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The Mint Museum Receives Back Porch Serenade by Romare Bearden

The Mint Museum Receives Back Porch Serenade by Romare Bearden

January 14, 2011

Gift is first acquisition by the Romare Bearden Society

 The Mint Museum has received a striking collage by African-
American contemporary artist Romare Bearden from the Romare Bearden Society, an interest group
of the Museum. Back Porch Serenade (1977), which will go on view this fall at the Mint Museum
Uptown, marks the group’s first purchase for the Museum.

“We are grateful to the Romare Bearden Society for this generous gift,” said Curator of
Contemporary Art Carla Hanzal. “Back Porch Serenade is a notable addition to the Mint’s collection, as
there are few works within the Bearden collection from the mid-1970s, and the collage’s subject was an
important theme to the artist.”

Back Porch Serenade is an excellent example of Romare Bearden’s series of collages that provide
narrative and thematic explorations of his native South from late 1977 through 1978. Born in Charlotte,
Bearden lived there until the age of three. Although his family settled in New York, the artist’s brief
childhood in the South and return visits to Charlotte to see his great-grandparents (both emancipated
slaves) made a noteworthy impact on his art. After finishing the Odysseus Collages series in 1977, the
artist set out to create his own visual odyssey by way of the cities and neighborhoods where he had lived
or frequented: Charlotte, Pittsburgh, Paris, Harlem, and Canal Street. In Back Porch Serenade, Bearden
renders three musicians creating homespun music, a common ritual from his childhood memories of the
rural South. Portraying three musicians is a recurring theme in Bearden’s career. As early as 1942,
Bearden had painted Folk Musicians, which depicts a trio of men. Bearden had made the subject iconic in
his important Three Folk Musicians (1967), Soul Three (1968), and in later works such as Three Obeahs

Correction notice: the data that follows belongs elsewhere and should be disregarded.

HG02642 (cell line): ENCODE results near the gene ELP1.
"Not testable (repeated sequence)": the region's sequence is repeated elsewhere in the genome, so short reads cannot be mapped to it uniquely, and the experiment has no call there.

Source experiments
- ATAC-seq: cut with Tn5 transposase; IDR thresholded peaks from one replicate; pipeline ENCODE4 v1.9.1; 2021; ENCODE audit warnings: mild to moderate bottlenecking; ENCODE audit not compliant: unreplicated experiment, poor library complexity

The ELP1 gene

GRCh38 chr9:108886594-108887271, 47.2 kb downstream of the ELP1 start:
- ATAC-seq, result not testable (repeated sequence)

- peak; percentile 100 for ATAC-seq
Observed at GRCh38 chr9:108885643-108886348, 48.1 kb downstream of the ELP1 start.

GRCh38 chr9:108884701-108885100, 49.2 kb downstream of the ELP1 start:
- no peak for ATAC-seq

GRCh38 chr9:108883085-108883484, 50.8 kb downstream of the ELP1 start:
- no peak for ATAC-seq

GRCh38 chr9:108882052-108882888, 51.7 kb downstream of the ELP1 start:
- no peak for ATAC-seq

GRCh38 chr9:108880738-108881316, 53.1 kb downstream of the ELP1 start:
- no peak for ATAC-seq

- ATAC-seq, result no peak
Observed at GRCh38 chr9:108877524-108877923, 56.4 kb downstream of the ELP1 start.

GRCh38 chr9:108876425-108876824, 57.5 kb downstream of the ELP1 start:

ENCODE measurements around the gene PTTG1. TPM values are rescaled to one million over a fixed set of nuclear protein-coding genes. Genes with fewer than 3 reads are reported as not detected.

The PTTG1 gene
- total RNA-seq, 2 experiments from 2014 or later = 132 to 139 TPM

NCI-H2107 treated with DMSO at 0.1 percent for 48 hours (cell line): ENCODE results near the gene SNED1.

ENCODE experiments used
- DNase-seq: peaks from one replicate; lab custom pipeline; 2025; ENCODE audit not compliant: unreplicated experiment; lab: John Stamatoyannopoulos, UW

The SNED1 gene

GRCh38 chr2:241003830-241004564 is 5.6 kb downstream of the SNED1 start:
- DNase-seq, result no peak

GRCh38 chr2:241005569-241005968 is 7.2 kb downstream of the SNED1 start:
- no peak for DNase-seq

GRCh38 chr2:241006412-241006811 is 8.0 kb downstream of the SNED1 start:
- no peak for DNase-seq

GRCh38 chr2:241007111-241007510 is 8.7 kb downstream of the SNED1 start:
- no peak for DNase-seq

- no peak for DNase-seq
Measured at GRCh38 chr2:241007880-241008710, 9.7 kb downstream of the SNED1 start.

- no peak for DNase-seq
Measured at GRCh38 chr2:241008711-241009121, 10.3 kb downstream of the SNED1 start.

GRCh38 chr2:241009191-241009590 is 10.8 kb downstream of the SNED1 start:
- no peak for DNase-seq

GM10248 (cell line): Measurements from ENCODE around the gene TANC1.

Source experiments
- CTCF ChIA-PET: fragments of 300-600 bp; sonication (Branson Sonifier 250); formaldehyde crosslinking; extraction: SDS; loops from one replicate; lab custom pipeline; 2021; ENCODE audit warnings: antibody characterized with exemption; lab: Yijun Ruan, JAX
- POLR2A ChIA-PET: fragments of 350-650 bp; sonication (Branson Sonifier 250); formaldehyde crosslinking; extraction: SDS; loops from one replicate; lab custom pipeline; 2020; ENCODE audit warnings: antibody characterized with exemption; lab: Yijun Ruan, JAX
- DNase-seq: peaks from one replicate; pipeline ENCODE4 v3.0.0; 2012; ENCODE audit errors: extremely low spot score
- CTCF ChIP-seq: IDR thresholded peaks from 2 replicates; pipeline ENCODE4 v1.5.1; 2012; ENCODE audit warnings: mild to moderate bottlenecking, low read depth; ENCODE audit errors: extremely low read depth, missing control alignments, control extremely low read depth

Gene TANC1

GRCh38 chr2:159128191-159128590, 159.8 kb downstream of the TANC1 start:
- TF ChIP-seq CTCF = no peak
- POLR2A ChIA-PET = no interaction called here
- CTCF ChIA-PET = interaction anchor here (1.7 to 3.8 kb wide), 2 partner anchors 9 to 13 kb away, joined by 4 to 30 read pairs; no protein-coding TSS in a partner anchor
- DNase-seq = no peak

(1984).

Housing one of the nation’s largest public collections of works by Romare Bearden, The Mint
Museum has had a gallery exclusively devoted to showcasing the artist’s works since 2003. The collage
will be included in the Museum’s upcoming exhibition Romare Bearden: Southern Recollections, which will
examine how the South served as a source of inspiration throughout the artist’s career, a theme which has
not been previously explored. The exhibition will open on 2 September 2011—the centennial of Bearden’s
birth—and will be on display at the Mint Museum Uptown through 7 January 2012. Following its
presentation at the Mint, the exhibition will travel nationally.

About the Romare Bearden Society
A special interest membership group of the Museum, the Romare Bearden Society supports and
grows The Mint Museum’s permanent collection of African-American contemporary art through educational,
outreach, and social programs, with a particular focus on the works of artist Romare Bearden. Through
fundraising events, the group plans to acquire additional works of art by African-American artists for the
Museum. For more information on the Romare Bearden Society, contact Director of Community Relations
Rubie Britt-Height at 704.337.2091 or rubie.brittheight@mintmuseum.org.

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